Chief Constable calls for debate on use of drones to police skies

PLAN Hampshire police chief constable Alex Marshall. ''Picture: Paul Jacobs (102836-16)
PLAN Hampshire police chief constable Alex Marshall. ''Picture: Paul Jacobs (102836-16)
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HAMPSHIRE’s top police officer is calling for a debate on the use of unmanned drone aircraft to police Britain’s skies.

Chief Constable Alex Marshall spoke out at the National Police Air service launch – a project he is leading for the Association of Chief Police Officers.

Mr Marshall says the drones can stay in the air longer and would cost less than running manned aircraft: ‘They can stay up longer, they’re cheaper, they can do things you can’t do having people in the air,’ he said.

‘But the Civil Aviation Authority for example, doesn’t allow the use of drones out of line of sight, and there are other restrictions on using them.

Plus the debate that still needs to be had, it might be costs effective, you might be able to keep it up longer, but is it acceptable to the citizens of the UK to have them in the air?’

Mr Marshall spoke as the first phase of National Police Air Service was rolled out in the south east.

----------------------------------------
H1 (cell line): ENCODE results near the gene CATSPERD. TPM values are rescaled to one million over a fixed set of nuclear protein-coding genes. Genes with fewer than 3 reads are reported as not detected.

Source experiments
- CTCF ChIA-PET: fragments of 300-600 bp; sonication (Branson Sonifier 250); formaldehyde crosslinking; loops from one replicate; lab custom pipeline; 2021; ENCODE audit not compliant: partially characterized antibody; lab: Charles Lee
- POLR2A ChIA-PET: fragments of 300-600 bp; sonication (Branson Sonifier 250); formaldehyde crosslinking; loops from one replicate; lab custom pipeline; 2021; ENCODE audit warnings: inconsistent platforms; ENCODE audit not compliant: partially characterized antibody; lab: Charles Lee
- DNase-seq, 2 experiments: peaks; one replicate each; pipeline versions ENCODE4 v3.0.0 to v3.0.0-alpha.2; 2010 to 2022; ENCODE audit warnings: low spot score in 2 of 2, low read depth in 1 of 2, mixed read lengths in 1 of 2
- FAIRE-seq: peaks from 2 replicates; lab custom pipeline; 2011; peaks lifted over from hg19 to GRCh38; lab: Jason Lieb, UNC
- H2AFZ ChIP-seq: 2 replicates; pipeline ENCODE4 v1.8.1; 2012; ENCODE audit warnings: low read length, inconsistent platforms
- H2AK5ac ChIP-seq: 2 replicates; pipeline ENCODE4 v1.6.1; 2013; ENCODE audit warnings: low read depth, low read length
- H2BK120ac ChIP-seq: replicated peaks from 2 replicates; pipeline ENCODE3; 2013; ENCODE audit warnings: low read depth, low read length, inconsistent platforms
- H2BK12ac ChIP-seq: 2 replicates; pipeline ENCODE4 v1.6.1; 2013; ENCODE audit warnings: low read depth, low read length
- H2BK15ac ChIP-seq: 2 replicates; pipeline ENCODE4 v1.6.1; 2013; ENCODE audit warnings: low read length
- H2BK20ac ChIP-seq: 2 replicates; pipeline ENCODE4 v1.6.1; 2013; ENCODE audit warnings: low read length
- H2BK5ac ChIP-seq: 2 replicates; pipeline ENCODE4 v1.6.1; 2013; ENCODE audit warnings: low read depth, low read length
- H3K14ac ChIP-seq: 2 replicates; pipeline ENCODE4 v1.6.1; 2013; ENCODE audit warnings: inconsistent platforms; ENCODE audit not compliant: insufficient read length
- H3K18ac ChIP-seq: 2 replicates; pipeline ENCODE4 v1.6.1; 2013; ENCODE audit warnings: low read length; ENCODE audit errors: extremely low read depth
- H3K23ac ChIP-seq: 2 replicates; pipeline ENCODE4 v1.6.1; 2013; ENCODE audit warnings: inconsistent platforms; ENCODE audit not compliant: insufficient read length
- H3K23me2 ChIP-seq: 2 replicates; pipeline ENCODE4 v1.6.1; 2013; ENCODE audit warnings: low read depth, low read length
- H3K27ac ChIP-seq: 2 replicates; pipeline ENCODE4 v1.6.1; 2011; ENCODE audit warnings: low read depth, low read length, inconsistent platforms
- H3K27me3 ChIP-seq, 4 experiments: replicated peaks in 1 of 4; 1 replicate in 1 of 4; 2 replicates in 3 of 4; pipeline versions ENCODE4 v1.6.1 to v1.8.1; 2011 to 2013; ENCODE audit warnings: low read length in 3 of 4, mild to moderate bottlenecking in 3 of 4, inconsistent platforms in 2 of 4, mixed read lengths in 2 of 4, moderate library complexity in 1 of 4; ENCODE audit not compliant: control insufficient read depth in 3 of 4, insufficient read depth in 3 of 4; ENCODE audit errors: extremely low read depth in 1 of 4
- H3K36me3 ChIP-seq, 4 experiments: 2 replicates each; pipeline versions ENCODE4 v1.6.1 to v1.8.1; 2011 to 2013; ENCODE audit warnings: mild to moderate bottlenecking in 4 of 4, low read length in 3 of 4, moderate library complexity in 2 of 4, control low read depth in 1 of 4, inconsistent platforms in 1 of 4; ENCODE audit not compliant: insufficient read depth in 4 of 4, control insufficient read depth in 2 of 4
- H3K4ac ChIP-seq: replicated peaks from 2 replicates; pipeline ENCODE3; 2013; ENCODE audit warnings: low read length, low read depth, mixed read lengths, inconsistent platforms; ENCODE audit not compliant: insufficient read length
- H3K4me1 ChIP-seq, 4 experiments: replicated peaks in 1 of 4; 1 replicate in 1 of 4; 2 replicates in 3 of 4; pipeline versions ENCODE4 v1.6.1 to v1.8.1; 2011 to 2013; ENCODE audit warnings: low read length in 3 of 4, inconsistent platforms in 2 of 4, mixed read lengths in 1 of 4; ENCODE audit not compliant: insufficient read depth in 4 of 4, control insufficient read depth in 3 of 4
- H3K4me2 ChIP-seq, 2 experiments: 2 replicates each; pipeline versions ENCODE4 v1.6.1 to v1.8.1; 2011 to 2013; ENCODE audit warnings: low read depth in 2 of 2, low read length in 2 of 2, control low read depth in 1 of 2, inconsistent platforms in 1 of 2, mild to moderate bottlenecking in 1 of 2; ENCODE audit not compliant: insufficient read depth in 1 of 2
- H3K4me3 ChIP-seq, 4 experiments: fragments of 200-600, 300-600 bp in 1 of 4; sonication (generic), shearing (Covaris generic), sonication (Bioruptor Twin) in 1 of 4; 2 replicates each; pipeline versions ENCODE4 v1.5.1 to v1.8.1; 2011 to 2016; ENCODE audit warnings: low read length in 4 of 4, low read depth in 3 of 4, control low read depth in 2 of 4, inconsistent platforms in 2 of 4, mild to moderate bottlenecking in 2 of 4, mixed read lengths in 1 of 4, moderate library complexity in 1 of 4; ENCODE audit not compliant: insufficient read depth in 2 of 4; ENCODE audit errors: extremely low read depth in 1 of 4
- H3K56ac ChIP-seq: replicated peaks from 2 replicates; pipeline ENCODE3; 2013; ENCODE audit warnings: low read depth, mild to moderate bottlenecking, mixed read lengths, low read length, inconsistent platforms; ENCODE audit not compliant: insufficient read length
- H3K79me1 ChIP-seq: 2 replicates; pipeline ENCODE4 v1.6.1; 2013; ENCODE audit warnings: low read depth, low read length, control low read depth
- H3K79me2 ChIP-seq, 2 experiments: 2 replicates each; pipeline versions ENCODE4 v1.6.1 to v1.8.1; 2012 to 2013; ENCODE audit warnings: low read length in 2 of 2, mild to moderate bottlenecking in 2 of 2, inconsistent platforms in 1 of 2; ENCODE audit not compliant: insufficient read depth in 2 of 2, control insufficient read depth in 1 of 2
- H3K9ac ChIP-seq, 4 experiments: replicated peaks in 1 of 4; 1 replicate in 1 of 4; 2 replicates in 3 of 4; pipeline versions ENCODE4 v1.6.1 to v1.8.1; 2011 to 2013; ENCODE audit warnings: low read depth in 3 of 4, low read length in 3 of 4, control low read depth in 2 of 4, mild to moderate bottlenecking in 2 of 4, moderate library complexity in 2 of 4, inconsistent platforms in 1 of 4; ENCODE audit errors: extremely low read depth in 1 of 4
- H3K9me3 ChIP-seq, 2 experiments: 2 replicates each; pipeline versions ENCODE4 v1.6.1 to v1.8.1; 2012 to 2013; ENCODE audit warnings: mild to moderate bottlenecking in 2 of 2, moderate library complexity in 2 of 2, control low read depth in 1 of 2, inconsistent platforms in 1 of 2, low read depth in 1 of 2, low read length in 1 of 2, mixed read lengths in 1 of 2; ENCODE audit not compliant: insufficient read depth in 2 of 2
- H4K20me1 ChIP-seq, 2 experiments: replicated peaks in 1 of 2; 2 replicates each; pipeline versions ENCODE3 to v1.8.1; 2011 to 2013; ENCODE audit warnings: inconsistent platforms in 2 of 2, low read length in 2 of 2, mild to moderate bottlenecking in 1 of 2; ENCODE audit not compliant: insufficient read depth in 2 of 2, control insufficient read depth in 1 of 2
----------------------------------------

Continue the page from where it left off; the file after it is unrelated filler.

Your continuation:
The move means there will be 24-hour police air support across the country for the first time, in a move that will see the number of aircraft slashed from 31 to 25.

Concerns have been raised about coverage, but Mr Marshall says the service will save Hampshire police about £331,000 a year and should not affect response times.

The force is set to fork out about £850,000 a year on the service.

Our area is to be serviced by three aircraft, at RAF Benson in Oxfordshire, Redhill in Surrey and Bournemouth.

Speaking at Redhill Aerodrome about the use of drones, Damian Green, Home Office minister, said: ‘Drones are like any other piece of kit – where it’s appropriate or proportionate to use them then we will look at using them.

‘But they need to be treated the same as any other piece of police equipment of police activity.

‘They should only be used when it is appropriate and proportionate to do so.’